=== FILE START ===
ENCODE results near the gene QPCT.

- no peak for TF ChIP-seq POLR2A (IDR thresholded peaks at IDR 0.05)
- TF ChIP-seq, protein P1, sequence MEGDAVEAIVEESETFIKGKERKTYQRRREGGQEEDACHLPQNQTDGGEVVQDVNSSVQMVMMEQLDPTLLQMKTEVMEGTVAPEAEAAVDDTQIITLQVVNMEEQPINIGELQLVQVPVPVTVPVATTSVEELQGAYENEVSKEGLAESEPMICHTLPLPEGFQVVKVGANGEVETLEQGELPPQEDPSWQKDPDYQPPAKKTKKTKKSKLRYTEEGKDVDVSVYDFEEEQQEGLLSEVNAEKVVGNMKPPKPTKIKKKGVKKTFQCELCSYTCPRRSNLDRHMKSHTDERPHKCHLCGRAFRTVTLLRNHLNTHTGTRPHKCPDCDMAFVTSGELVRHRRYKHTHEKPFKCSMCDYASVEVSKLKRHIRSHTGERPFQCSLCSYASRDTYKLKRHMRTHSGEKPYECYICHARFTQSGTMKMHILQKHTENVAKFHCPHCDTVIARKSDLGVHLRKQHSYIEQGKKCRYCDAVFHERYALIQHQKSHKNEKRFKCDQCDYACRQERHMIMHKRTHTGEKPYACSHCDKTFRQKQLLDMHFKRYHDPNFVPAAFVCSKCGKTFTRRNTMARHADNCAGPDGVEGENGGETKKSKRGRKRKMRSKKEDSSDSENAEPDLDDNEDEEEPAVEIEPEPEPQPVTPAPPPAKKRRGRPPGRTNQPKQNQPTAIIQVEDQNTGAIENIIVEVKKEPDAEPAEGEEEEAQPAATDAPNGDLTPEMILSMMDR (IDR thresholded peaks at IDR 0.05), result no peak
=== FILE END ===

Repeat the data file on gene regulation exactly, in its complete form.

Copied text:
ENCODE results near the gene QPCT.

- no peak for TF ChIP-seq POLR2A (IDR thresholded peaks at IDR 0.05)
- TF ChIP-seq, protein P1, sequence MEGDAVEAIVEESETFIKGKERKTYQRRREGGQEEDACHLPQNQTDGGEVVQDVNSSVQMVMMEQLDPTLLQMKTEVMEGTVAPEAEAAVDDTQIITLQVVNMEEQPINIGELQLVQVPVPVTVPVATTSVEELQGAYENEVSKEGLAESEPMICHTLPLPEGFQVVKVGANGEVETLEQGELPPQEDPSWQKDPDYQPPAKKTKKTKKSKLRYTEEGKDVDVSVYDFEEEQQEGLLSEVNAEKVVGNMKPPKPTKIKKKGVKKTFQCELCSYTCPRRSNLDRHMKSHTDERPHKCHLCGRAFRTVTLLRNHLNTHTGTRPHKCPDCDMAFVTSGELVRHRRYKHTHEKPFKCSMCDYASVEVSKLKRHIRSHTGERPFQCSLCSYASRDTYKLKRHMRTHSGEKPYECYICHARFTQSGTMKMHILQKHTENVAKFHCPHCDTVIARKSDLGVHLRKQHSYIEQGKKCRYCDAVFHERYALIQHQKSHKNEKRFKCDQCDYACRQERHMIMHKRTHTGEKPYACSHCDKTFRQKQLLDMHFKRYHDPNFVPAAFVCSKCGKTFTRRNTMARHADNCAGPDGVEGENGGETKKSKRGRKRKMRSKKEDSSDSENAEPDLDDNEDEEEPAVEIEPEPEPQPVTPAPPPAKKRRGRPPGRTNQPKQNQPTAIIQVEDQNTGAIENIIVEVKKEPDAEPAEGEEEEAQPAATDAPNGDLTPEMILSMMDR (IDR thresholded peaks at IDR 0.05), result no peak